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Another gentrification discussion, the hard to find "sweet spot," and the "public realm"

It's getting a little frustrating to hear, as on yesterday's Brian Lehrer Show, yet another lament/debate about gentrification without any discussion of policy responses and solutions like investing in the "public realm"--transportation, parks, etc, as detailed by planner Alexander Garvin--to share the benefits of growth.

Yesterday's episode featured Fort Greene/Clinton Hill residents Rosie Perez (actress, etc.) and Nelson George (author, etc.), in a preview of a live program slated for Thursday at 10 am at The Greene Space called The Places that Bind: Examining Preservation and Culture in a Changing City.

Brownstoner, which hosted a lot of comments on the show, found George's "nostalgic but realistic take" interesting, while calling Perez on her lack of nuance in lamenting how few people she knows today.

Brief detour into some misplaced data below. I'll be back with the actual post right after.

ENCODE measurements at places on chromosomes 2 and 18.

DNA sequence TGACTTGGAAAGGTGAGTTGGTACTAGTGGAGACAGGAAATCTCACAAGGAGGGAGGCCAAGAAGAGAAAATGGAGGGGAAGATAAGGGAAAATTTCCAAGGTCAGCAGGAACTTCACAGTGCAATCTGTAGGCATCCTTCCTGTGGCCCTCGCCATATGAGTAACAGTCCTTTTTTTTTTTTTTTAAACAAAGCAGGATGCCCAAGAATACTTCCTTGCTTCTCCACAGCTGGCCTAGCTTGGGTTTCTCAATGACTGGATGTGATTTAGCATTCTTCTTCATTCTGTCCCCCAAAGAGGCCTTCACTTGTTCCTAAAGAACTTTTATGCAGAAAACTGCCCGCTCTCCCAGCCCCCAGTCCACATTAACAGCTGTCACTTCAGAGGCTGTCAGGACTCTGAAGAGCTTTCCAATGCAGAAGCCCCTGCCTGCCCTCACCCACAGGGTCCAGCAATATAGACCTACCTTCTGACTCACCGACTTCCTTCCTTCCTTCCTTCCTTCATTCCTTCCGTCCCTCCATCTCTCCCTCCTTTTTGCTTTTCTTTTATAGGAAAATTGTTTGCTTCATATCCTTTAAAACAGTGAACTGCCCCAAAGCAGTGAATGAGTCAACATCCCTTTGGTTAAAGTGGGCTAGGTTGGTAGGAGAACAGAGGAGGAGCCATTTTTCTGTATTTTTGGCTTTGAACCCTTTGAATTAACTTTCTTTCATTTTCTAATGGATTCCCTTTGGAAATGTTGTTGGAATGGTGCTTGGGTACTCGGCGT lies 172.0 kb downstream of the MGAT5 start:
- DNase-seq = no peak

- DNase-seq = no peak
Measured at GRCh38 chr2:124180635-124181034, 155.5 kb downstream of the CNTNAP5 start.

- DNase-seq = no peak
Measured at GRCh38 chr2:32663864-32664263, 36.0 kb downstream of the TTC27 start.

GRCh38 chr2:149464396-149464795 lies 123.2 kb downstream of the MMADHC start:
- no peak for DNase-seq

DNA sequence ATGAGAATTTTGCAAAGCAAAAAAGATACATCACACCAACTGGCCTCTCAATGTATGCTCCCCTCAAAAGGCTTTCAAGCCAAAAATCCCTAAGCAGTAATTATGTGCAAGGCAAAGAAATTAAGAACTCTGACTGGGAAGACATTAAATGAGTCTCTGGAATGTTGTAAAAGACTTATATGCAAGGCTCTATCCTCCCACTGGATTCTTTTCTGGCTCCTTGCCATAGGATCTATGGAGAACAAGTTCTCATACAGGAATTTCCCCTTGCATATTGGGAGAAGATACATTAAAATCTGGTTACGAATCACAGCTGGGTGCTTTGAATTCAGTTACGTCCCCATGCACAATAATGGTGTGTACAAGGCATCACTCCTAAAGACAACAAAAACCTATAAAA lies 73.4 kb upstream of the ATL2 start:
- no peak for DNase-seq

After all, if people fight over access to tennis courts in Fort Greene Park, how much worse is that than, as a one-time transplant to Brooklyn recalled, having a brick thrown at you.

Where to go now?

George, recalling the heyday of black artists in Fort Greene in the 1980s and 1990s, expressed "nostalgia for this period where emerging talent could find a home and find a community."

A caller named Manny, who grew up in the Lower East Side and Washington Heights, expressed understandably mixed feelings.

"Is the city safer, yes, but at what cost?" he asked rhetorically. "To have $90-a-plate food [at restaurants] on Avenue B is crazy... It's good, but it's also bad, because the poor people at the end have to pay."

Well, that's only if the city allows developers and homeowners to share the benefits of rising property values without any sharing the wealth--redistributing tax money in the form of "public realm" investment, requiring subsidized housing as a tradeoff for increased density, and making non-gentrified neighborhoods more attractive thanks to better transit and parks.